Last week, we learned about Abe Lincoln’s personal debt problem and how he got out from under it. In the next part of this series celebrating Presidents’ Day, we’ll be taking a look at how one of the most famous First Ladies fell under the spell of compulsive shopping and retail therapy, growing her consumer debt and creating all kinds of credit problems (and political problems) for herself and her husband.
Mary Todd Lincoln, married to the 16th president, Abraham Lincoln, had a taste for the finer things in life (https://www.mrlincolnswhitehouse.org/). Feeling the scrutiny from the media as a fashion symbol, she felt the need to spend exorbitant amounts of money on clothing and accessories. At one point, she purchased 400 pairs of gloves in a four month period. She also overindulged in the redecorating process of the White House, lobbying Congress for $20,000 (almost the same amount as the presidential salary) to refurbish the mansion, and ended up over budget by nearly $7,000. While she often received items as gifts, she still did not have a long-term plan to pay for those that were not gifted to her.
“I must dress in costly materials,” she said to a friend. “The President glances at my rich dresses and is happy to believe that the few hundred dollars that I obtain from him supply all my wants…if he is elected, I can keep him in ignorance of my affairs, but if he is defeated [in the reelection], then the bills will be sent.” After the death of her son Willie in 1862, her mourning sent her into more debt as she went on clothes shopping sprees to nullify her grief.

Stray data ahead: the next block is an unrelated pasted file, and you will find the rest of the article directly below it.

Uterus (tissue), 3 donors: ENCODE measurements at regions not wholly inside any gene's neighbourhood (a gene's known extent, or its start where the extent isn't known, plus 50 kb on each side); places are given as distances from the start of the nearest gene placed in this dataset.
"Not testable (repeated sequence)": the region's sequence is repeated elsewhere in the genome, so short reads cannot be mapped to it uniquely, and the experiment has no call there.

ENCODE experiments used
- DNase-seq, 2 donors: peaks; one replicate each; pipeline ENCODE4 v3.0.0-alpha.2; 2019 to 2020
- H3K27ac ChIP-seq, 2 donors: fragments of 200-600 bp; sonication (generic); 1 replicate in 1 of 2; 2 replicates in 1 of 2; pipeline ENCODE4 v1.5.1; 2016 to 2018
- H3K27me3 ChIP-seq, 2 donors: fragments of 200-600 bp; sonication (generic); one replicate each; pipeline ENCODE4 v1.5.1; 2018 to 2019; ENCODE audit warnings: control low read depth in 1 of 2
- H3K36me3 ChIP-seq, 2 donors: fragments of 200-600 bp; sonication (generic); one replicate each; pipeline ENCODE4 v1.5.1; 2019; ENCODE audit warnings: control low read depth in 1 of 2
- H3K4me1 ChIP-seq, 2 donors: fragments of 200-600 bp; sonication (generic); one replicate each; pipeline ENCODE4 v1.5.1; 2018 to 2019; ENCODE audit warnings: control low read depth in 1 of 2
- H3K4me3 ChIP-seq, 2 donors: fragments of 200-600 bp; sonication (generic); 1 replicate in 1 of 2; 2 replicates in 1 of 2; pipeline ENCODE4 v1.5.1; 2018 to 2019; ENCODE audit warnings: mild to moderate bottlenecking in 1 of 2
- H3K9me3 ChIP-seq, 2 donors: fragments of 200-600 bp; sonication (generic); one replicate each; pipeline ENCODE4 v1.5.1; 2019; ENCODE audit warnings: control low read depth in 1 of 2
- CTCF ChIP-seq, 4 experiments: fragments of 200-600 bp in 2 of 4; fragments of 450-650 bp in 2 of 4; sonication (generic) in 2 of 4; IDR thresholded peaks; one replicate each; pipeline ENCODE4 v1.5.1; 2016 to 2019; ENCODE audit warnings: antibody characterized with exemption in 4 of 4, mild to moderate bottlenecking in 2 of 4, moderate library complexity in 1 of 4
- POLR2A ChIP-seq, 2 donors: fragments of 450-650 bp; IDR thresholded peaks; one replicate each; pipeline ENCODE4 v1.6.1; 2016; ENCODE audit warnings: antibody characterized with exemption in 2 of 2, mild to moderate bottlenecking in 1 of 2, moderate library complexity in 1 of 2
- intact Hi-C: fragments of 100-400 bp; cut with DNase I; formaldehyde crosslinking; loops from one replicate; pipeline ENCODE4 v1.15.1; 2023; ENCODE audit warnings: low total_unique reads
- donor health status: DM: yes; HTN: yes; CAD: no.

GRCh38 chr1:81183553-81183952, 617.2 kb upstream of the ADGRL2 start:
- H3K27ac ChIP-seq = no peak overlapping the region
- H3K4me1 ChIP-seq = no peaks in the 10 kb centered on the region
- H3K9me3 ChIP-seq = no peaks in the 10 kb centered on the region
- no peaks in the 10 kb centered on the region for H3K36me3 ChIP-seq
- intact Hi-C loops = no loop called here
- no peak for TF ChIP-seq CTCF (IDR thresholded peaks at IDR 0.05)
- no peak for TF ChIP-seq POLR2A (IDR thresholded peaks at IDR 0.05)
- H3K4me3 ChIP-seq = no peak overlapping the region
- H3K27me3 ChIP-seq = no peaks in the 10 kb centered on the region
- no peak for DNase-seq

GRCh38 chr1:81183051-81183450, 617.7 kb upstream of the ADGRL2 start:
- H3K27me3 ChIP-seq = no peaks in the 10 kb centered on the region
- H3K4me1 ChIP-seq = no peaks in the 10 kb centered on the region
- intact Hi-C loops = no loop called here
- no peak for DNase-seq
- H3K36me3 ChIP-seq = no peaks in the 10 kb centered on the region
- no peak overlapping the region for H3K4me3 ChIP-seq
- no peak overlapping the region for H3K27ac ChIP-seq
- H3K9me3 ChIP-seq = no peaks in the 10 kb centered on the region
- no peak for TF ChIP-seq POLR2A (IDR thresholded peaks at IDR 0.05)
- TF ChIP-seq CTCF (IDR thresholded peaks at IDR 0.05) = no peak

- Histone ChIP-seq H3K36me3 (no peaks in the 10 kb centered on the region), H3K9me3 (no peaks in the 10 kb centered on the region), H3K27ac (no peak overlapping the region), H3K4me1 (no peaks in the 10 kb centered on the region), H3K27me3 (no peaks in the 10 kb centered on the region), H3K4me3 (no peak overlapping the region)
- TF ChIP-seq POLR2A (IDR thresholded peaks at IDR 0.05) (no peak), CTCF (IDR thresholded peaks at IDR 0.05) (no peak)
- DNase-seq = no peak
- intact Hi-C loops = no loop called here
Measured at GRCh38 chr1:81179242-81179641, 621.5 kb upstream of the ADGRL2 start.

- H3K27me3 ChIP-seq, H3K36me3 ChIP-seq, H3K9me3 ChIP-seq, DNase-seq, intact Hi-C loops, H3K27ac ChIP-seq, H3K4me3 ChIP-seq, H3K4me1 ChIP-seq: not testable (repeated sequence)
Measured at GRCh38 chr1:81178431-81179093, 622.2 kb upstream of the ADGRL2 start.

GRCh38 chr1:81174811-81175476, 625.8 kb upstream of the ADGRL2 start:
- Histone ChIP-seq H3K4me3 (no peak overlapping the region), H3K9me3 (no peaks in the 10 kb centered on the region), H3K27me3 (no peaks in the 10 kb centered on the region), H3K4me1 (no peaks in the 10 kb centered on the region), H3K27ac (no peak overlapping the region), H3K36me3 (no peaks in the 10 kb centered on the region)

By 1864, her debts had run up to $27,000, nearly $400,000 in today’s money. President Lincoln was furious, causing arguments and problems in their marriage. Desperate, she would share political secrets with officials or promise political favors in exchange for loans. She even sold off excess manure purchased to fertilize White House grounds, and fired mansion staff to save money. She and her husband were fortunate that the White House expenses used to pay off her debt were kept secret during Lincoln’s 1864 reelection campaign.
After the death of her husband, creditors descended upon the fragile woman. They had previously granted unlimited credit, and now demanded payment. Congress granted her a one-time pension payment of $25,000, but it was not enough to cover her debts or spending habits. She ended up selling many of her personal belongings, and her supporters helped as much as they could. Though she eventually paid off her debts, swirling rumors and the actions she took to secure personal loans ruined her reputation and relationship with many friends.
Of course, her personal debt aside, Mary Todd Lincoln was one of the most influential First Ladies in the White House. She helped women gain employment in the government, and backed a female nursing corps. She was the first to welcome African-Americans as guests in the White House, and her interest and advocacy of the abolition of slavery was progressive for her times. But while she was accomplishing these goals, she was still always under the burden that so many people feel today.
Mrs. Lincoln’s attitude towards credit and material possessions is one that we can all understand and still see today. Like many Americans today, she was a shopaholic. She had no long-term plan on how to pay off her debts, and the schemes she came up with to pay off the debts caused rifts in her marriage and relationships with friends. It must have caused quite a shock to Honest Abe to find out what his wife had been up to.
If this situation sounds familiar to you, please don’t wait another day to get debt advice on debt relief or debt reduction.
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